[Advaita-l] RE: janmana jaayate shUdraH

Vidyasankar Sundaresan svidyasankar at hotmail.com
Wed Feb 16 13:29:37 CST 2005

>totally under-privileged segment of the society which
>is not even having that chance. The goal is how to
>deliver that equality of humanness, in a tangible and
>practical way. I am not asking your money? The
>resources of this mother earth are equal to everyone.
>Let not people exploit the uninformed and the
>powerless. We are forming new rules of how the wealth
>and resources and opportunities are distributed to all
>the people.

It is a little amusing and a little saddening that we are talking all over 
the place here. Does traditional varNa dharma say wealth and resources and 
opportunities are to be reserved only for brAhmaNas and/or dvijas? No. Are 
non-dvijas eager today to undergo upanayana, to wear yajnopavItas and to 
perform daily rituals? No. On the contrary, even people born in upper-caste 
families are by and large not interested in these. Are people today 
exploting the uninformed and the powerless? Yes. Who is doing the 
exploiting? The rich and powerful nations of this world are exploting the 
poor nations and the rich and powerful politicians, businessmen and 
criminals in every nation are exploting their own poor. Is India a rich and 
powerful nation? No. Are the rich and powerful politicians, businessmen and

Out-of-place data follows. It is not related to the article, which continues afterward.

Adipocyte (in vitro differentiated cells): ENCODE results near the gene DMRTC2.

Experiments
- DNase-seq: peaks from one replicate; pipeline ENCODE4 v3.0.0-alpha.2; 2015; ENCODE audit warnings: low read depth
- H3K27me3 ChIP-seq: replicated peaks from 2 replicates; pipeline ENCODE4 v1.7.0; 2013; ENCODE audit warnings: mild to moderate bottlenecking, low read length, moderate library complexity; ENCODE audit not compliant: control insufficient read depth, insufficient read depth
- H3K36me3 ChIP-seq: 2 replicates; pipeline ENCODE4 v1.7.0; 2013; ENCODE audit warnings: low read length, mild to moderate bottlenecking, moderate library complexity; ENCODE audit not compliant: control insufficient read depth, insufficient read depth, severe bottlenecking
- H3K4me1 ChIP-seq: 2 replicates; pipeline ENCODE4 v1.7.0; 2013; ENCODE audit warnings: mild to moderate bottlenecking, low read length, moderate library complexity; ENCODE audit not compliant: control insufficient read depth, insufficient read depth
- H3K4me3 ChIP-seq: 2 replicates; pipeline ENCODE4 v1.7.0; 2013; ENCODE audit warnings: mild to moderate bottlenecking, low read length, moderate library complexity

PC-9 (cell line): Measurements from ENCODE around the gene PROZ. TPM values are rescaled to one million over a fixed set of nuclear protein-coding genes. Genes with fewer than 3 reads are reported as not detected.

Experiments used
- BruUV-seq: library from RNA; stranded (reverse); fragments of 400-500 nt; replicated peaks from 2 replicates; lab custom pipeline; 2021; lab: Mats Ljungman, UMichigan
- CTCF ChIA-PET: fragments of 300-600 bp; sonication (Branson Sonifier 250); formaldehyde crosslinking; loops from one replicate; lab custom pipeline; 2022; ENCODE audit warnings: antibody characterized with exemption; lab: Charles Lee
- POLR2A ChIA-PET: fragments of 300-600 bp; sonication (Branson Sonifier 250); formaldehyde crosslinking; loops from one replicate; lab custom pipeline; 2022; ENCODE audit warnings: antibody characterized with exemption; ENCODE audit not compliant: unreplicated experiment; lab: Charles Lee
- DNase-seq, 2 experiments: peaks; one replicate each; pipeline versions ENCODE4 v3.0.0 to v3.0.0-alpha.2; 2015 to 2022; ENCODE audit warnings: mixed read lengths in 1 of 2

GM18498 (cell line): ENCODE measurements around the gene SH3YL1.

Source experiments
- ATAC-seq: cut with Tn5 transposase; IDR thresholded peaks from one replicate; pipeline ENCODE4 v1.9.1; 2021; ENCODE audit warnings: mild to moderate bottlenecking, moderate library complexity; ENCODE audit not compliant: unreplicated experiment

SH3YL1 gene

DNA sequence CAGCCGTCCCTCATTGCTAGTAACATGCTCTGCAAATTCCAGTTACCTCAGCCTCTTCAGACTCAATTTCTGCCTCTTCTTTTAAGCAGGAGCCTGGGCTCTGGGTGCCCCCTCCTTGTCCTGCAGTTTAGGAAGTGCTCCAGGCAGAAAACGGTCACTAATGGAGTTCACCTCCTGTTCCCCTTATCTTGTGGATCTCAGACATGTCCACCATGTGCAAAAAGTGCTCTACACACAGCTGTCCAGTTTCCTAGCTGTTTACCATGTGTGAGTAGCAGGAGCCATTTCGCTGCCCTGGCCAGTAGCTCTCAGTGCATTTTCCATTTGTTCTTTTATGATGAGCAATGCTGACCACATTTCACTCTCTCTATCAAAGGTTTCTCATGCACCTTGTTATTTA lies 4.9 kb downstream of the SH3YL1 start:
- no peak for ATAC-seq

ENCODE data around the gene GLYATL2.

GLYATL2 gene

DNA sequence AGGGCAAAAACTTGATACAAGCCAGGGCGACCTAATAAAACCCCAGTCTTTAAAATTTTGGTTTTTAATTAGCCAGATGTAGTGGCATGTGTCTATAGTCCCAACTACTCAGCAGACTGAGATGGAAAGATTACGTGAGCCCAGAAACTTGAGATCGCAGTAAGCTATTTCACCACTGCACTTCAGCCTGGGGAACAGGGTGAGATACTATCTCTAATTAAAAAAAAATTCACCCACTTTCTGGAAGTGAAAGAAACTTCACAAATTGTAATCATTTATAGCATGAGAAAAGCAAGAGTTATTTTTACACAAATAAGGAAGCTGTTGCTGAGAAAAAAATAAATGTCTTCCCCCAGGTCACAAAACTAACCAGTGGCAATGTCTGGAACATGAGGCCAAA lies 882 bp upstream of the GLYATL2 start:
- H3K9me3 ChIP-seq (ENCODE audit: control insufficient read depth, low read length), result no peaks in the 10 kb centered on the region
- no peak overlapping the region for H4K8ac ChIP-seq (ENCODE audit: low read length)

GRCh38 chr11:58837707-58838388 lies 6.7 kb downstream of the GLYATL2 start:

criminals in India all divjas? Largely no. Where do the dharmaSAstras fit 
into these problems? In any case, how is all this related to this list and 
to advaita vedAnta?

>There are many free men who think that dharma needs a
>careful re-look. These people point out that there is
>a lot of mis-understanding which has probably creapt
>in in actual practice. It may not throw away the
>dharma sastras. It may throw away the distortions from
>the initial intent, as many of us are doing now. You

It is very easy to claim that such and such is a distortion and that such 
and such is the original intent. I would suggest that before making such 
judgement calls, one needs to gain a sound grounding in the original texts 
and the original language of the texts. Are we doing that? As far as I can 
see, most of us are not. We are forming opinions based on second-hand, or 
even nth-hand sources, filtered through layers and layers of 19th century 
attitudes and prejudices, both British colonial and native Indian, 20th 
century socialistic ideas and our own confused thinking. Again, how does any 
of this fit in with the purposes of this list, beyond a point?

Charity begins at home. Those of us who are worried about social justice 
should do our bit for it. However, it would be far more useful to do 
something about it practically than to be armchair philosophers and complain 
about what our SAstras say or do not say or what they mean or do not mean. 
Can social justice be delivered either by saying everyone has the right to 
wear a yajnopavIta or by abolishing it? Do such symbolic resolutions 
actually help those in need of help?

The above is my personal opinion. Now, as moderator of this list, I suggest 
that all those who want to say something in this thread should do so before 
Friday, February 18, 2005. I see no point in carrying on this discussion 
into the weekend and the next week.


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